Was General Haig the 'butcher of the Somme'?
This PowerPoint is designed to span two lessons and includes 6 activities to help students assess the tactics that General Haig used at the Battle of the Somme in 1916. The aims and objectives are:

Theme: Why was there a stalemate on the Western Front?
Know: What tactics did General Haig use at the Battle of the Somme in 1916?
Understand: Why did the Battle of the Somme end in a stalemate?
Evaluate: Was General Haig the 'Butcher of the Somme?
Skills: Cause, Consequence, Source Analysis and Interpretation

WILF: What Am I Looking For?
Identify and describe - What happened during the Battle of the Somme in 1916?
Explain - Why did Haig's tactics fail to achieve a breakthrough?
Analyse - How far was Haig's responsible for the failure to break through in 1916?

These activities include a snowballing starter, source analysis comparing John Laffin and the BBC's Blackadder interpretation of General Haig, a contemporary cartoon analysis to assess public reaction in 1916, a summary diagram of why Haig tactics failed and a source analysis comparing the different perspectives of George Coppard and Haig of the progress made on the first day of the attack. I've also included a card sort activity which could be used as the basis for an assessment or extended writing on the topic.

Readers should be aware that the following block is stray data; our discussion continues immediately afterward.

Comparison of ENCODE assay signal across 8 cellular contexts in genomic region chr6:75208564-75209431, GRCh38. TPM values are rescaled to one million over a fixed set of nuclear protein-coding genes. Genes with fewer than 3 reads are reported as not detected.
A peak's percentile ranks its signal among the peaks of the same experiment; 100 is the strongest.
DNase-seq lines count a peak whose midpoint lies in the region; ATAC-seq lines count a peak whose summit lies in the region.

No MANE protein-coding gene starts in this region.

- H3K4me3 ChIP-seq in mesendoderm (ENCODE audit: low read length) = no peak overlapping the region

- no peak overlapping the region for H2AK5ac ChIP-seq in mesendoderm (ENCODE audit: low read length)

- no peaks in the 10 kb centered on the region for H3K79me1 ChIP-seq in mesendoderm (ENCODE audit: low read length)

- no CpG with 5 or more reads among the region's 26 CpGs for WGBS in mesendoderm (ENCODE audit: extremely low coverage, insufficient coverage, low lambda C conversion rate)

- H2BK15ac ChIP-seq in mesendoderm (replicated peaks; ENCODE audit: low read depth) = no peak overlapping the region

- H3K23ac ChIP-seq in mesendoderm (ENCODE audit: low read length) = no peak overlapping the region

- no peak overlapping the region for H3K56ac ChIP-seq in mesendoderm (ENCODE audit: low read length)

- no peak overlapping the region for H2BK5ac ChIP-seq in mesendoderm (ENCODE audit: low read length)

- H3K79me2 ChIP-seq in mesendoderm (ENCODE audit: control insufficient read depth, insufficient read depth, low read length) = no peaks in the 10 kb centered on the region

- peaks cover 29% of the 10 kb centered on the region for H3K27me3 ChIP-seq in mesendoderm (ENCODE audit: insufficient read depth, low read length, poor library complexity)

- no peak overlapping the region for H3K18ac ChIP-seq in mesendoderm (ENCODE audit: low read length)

In all there are 40 slides which can be easily customised for your students. It could also be uploaded to a virtual learning environment and used as an independent learning resource for homework.

Professional Knowledge

For those of you who are new to the profession, this topic is controversial for a number of reasons. Firstly, the leadership of the British Army during the war is traditionally described by some historians as 'lions led by donkeys.' Please note that this interpretation first grew out a dissatisfaction with the Treaty of Versailles and the concept that the First World War would be the 'War to end all wars' in the 1930's. Clearly by then, many of the sacrifices appeared to have been in vain with the rise of Hitler and the threat of war. However, in the immediate aftermath of the First World War, Haig was seen as a hero. He was also the man who set up the Royal British Legion and began the first poppy appeal. Secondly, this topic is controversial for many of our Australian cousins whose sense of national identity grew out of their frustration and anger over the disaster at Gallipoli. This has led to feeling that the British tactics were a complete failure in all theatres of war and has led to the writing of some pretty bad popular history by Australian tour guides like John Laffin in his book ‘British Butchers and Bunglers of WW1' to almost justify the Republican Movement in Australia.

Anyway, have fun and I look forward to your feedback.
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About this resource


Created: Oct 9, 2016

Updated: Feb 22, 2018


pptx, 10 MB



docx, 27 KB


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